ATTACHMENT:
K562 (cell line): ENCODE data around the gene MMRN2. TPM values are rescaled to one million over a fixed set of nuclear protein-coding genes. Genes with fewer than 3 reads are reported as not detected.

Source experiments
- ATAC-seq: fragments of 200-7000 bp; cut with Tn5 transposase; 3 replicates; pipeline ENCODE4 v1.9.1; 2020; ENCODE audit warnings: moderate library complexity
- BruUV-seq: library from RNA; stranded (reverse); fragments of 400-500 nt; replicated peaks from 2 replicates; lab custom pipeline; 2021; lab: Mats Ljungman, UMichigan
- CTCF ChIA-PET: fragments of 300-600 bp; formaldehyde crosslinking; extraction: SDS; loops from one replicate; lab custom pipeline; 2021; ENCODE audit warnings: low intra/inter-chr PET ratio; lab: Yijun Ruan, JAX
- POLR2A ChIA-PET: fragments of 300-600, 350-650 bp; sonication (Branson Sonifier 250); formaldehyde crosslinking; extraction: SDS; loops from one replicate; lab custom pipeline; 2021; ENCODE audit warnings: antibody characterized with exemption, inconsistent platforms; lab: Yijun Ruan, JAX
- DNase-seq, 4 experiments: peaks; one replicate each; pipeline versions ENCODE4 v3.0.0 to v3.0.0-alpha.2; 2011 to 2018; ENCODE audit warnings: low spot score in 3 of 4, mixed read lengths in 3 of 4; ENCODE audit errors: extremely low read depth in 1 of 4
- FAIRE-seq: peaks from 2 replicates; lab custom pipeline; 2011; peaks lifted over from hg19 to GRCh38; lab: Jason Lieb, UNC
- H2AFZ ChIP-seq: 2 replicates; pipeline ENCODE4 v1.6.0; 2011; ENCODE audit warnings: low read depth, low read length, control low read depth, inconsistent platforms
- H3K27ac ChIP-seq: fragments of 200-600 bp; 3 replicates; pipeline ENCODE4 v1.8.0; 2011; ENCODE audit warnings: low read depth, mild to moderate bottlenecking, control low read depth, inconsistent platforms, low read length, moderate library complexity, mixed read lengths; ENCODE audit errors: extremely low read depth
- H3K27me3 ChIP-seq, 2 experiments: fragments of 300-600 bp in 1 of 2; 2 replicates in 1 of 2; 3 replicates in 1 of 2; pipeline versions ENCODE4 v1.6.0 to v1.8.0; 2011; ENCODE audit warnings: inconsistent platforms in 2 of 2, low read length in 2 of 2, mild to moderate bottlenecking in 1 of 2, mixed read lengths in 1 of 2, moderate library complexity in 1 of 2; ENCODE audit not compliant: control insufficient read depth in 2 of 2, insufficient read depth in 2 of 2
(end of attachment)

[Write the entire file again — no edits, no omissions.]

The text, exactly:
K562 (cell line): ENCODE data around the gene MMRN2. TPM values are rescaled to one million over a fixed set of nuclear protein-coding genes. Genes with fewer than 3 reads are reported as not detected.

Source experiments
- ATAC-seq: fragments of 200-7000 bp; cut with Tn5 transposase; 3 replicates; pipeline ENCODE4 v1.9.1; 2020; ENCODE audit warnings: moderate library complexity
- BruUV-seq: library from RNA; stranded (reverse); fragments of 400-500 nt; replicated peaks from 2 replicates; lab custom pipeline; 2021; lab: Mats Ljungman, UMichigan
- CTCF ChIA-PET: fragments of 300-600 bp; formaldehyde crosslinking; extraction: SDS; loops from one replicate; lab custom pipeline; 2021; ENCODE audit warnings: low intra/inter-chr PET ratio; lab: Yijun Ruan, JAX
- POLR2A ChIA-PET: fragments of 300-600, 350-650 bp; sonication (Branson Sonifier 250); formaldehyde crosslinking; extraction: SDS; loops from one replicate; lab custom pipeline; 2021; ENCODE audit warnings: antibody characterized with exemption, inconsistent platforms; lab: Yijun Ruan, JAX
- DNase-seq, 4 experiments: peaks; one replicate each; pipeline versions ENCODE4 v3.0.0 to v3.0.0-alpha.2; 2011 to 2018; ENCODE audit warnings: low spot score in 3 of 4, mixed read lengths in 3 of 4; ENCODE audit errors: extremely low read depth in 1 of 4
- FAIRE-seq: peaks from 2 replicates; lab custom pipeline; 2011; peaks lifted over from hg19 to GRCh38; lab: Jason Lieb, UNC
- H2AFZ ChIP-seq: 2 replicates; pipeline ENCODE4 v1.6.0; 2011; ENCODE audit warnings: low read depth, low read length, control low read depth, inconsistent platforms
- H3K27ac ChIP-seq: fragments of 200-600 bp; 3 replicates; pipeline ENCODE4 v1.8.0; 2011; ENCODE audit warnings: low read depth, mild to moderate bottlenecking, control low read depth, inconsistent platforms, low read length, moderate library complexity, mixed read lengths; ENCODE audit errors: extremely low read depth
- H3K27me3 ChIP-seq, 2 experiments: fragments of 300-600 bp in 1 of 2; 2 replicates in 1 of 2; 3 replicates in 1 of 2; pipeline versions ENCODE4 v1.6.0 to v1.8.0; 2011; ENCODE audit warnings: inconsistent platforms in 2 of 2, low read length in 2 of 2, mild to moderate bottlenecking in 1 of 2, mixed read lengths in 1 of 2, moderate library complexity in 1 of 2; ENCODE audit not compliant: control insufficient read depth in 2 of 2, insufficient read depth in 2 of 2